Hop on two wheels
Check if you can cycle or scooter. Santander Bikes, Lime Bikes, Tier and Dott are the main companies that offer e-bike and e-scooter services around the city. It’s worth noting that these can be harder to find on strike days, and they’re not always available in certain areas.
Uber Boats only run to/from certain areas at 24 piers around London. You can check the timetable on the Thames Clippers website and use the Uber app to book and pay for your trip.
Pre-book a taxi
If you have plans that you can’t amend, then your best bet is to pre-book a taxi. But make sure you account for extra traffic, as the city will be busier on strike days. You could jump in an Uber (wait times can vary), or if you’re coming to/from the airport and want to be super prepared, as previously mentioned, you can secure a pre-booked ride through our reliable taxi partner.
For heading outside of London on a day trip
If you plan to head outside the city and your train is affected by the strike, you have a couple of options that don’t involve the train or tube.
Travel by coach
Head on an organised tour
Several companies offer pre-booked tours with everything organised for you, including coach transport to/from the destination. Viator and GetYourGuide have thousands of experiences on their website, providing a convenient way to explore top attractions beyond the city without the hassle of planning everything yourself, including transport.
Take a look at our article on day trips you can take from London to start planning.
If you can’t find alternative routes, then…
Step 4: Change your itinerary if you can’t change your plans
There are a few things you can do to make your trip easier.
Rebook your hotel
Check the location of your hotel. Could you rebook to a more central accommodation where the things you want to see and do are closer? We have an article about hotels to book in central London.
Shuffle the dates of your activities
You might want to consider changing the days you plan to go on tours, but please give providers enough notice so they don’t lose out and can amend their plans accordingly.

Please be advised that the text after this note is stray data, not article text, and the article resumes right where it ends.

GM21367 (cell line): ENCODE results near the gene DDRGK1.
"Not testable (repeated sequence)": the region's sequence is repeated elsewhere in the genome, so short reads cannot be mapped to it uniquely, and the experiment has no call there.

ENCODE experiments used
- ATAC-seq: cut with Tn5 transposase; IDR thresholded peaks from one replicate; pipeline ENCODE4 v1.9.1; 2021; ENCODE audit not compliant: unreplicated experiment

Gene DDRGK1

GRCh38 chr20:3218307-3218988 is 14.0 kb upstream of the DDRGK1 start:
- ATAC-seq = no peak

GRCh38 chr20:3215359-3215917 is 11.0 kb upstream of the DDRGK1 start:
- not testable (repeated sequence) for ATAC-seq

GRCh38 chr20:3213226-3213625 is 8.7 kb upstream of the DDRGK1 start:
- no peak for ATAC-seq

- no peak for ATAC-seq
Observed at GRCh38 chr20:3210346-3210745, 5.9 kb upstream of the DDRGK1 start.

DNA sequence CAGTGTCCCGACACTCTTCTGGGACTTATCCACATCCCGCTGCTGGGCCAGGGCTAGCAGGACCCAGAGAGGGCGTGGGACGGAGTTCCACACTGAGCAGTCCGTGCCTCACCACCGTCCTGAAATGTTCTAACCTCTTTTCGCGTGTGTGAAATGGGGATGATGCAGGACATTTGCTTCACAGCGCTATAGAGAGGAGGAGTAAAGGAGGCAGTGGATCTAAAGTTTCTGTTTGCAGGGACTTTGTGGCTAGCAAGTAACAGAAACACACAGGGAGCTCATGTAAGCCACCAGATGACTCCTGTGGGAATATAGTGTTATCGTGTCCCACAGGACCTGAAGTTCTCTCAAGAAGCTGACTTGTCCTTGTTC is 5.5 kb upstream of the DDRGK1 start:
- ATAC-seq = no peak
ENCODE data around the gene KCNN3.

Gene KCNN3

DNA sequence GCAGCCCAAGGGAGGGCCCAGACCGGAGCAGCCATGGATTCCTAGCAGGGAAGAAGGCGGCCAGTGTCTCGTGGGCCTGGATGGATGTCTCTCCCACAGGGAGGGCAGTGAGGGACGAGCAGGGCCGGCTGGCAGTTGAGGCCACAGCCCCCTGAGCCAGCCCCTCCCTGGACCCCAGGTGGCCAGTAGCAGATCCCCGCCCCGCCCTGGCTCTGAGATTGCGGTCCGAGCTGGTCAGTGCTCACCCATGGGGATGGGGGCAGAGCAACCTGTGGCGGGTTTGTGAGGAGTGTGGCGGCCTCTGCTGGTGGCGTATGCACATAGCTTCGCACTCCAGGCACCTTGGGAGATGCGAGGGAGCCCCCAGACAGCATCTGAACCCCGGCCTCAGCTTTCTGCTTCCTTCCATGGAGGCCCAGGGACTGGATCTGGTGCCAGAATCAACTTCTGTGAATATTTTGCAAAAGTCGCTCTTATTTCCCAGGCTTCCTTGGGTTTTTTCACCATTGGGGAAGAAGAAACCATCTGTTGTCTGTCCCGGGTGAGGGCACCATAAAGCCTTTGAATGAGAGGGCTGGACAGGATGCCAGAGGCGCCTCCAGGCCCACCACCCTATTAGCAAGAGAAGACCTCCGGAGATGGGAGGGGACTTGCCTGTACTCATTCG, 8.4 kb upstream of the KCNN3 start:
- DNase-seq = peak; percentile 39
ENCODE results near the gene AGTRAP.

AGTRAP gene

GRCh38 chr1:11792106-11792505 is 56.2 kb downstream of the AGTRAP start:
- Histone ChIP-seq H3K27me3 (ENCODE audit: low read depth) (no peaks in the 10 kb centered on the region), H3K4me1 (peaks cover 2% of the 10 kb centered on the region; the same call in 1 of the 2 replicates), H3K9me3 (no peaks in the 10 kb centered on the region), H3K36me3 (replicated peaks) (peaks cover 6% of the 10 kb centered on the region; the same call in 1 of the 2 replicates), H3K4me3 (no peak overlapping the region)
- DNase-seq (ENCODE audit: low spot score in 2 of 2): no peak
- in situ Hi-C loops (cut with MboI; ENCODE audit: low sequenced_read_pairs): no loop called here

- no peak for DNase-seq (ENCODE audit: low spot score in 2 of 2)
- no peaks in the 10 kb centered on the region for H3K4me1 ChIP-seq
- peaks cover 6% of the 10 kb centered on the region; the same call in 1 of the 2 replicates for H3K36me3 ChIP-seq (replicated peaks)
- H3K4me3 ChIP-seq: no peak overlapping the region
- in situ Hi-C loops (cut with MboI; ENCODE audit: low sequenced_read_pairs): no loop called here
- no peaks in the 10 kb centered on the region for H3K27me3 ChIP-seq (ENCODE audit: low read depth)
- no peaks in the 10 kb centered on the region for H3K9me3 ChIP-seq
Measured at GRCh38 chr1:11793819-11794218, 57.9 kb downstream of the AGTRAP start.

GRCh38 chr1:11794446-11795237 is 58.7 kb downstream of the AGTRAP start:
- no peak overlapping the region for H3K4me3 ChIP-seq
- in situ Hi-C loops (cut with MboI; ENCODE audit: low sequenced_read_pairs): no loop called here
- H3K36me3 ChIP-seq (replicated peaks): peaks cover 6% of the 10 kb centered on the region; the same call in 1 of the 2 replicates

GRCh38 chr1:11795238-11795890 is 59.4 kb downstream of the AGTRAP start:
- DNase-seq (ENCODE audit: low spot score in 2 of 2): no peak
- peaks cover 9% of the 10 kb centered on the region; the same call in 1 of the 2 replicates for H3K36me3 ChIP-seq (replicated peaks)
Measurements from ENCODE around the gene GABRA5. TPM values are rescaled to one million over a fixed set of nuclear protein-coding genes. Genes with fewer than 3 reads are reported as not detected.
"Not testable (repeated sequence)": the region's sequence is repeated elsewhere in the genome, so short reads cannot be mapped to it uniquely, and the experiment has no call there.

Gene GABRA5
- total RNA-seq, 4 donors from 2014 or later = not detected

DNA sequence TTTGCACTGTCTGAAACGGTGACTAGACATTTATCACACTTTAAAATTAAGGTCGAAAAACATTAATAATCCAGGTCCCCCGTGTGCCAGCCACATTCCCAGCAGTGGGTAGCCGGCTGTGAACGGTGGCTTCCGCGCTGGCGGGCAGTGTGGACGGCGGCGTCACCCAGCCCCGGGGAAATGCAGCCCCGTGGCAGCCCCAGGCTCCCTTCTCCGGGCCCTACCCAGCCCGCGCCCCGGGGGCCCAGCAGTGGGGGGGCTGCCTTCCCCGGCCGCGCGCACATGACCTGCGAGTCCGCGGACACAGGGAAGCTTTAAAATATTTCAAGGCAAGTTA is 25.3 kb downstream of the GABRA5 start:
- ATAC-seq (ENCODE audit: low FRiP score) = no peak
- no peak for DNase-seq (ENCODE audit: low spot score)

Group everything together and choose things that aren’t too far from each other to avoid travelling on transport between each place. You could stick to exploring one neighbourhood per day. We have Casual Tourist Guides for each area that are ideal for helping you plan where to go and what to do in a walkable segment of the city.
Step 4.1: Get a refund from the train company for any booked tickets
If your train service gets cancelled or delayed due to strike action, you can request a change or refund from the original ticket retailer. You won’t be charged the usual admin fee (up to £10) for the refund but you can sometimes use your ticket with another train company for an alternative route. Here’s some more information from National Rail about changing, cancelling and getting a refund for tickets.
Step 5: Keep in mind…
Nobody enjoys transport strikes, not even those on strike, but they are essential in fighting for a pay rise and better working conditions, so be patient and flexible; everybody is in the same boat, and everyone is trying to make their way to/from their destination – people might be trying to get to work so they don’t lose their jobs.
Make sure you give yourself a LOT of extra time to get anywhere, even if it seems like a short journey. Disruptions are a given, so just be prepared, even if you’re walking.
Accessible Travel on Transport Strike Days
If your trains are running normally, then assistance will be available. Also, if your route is affected by the strike and you have Passenger Assistance booked, your train operator will be in touch to discuss how you might want to change or re-arrange your journey.
Passenger Assistance is a website and app where you can request to book assistance to ensure every journey is as stress-free as possible.